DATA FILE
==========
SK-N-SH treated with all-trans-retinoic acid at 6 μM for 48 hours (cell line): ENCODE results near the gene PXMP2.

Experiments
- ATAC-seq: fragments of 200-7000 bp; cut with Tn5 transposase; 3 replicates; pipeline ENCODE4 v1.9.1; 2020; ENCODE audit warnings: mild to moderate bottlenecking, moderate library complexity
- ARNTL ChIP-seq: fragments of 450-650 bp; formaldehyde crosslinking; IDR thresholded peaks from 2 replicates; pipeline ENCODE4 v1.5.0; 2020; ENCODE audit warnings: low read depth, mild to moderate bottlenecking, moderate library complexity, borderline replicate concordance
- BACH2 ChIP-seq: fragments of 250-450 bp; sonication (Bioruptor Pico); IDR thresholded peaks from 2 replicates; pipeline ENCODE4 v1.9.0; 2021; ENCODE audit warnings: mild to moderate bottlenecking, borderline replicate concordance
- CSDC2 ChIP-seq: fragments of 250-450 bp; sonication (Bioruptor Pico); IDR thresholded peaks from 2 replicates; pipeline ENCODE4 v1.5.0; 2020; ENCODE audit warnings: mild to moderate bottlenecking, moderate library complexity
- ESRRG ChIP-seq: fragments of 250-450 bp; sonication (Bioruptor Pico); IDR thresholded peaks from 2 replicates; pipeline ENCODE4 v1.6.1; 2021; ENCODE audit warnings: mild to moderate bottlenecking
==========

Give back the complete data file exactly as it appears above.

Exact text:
SK-N-SH treated with all-trans-retinoic acid at 6 μM for 48 hours (cell line): ENCODE results near the gene PXMP2.

Experiments
- ATAC-seq: fragments of 200-7000 bp; cut with Tn5 transposase; 3 replicates; pipeline ENCODE4 v1.9.1; 2020; ENCODE audit warnings: mild to moderate bottlenecking, moderate library complexity
- ARNTL ChIP-seq: fragments of 450-650 bp; formaldehyde crosslinking; IDR thresholded peaks from 2 replicates; pipeline ENCODE4 v1.5.0; 2020; ENCODE audit warnings: low read depth, mild to moderate bottlenecking, moderate library complexity, borderline replicate concordance
- BACH2 ChIP-seq: fragments of 250-450 bp; sonication (Bioruptor Pico); IDR thresholded peaks from 2 replicates; pipeline ENCODE4 v1.9.0; 2021; ENCODE audit warnings: mild to moderate bottlenecking, borderline replicate concordance
- CSDC2 ChIP-seq: fragments of 250-450 bp; sonication (Bioruptor Pico); IDR thresholded peaks from 2 replicates; pipeline ENCODE4 v1.5.0; 2020; ENCODE audit warnings: mild to moderate bottlenecking, moderate library complexity
- ESRRG ChIP-seq: fragments of 250-450 bp; sonication (Bioruptor Pico); IDR thresholded peaks from 2 replicates; pipeline ENCODE4 v1.6.1; 2021; ENCODE audit warnings: mild to moderate bottlenecking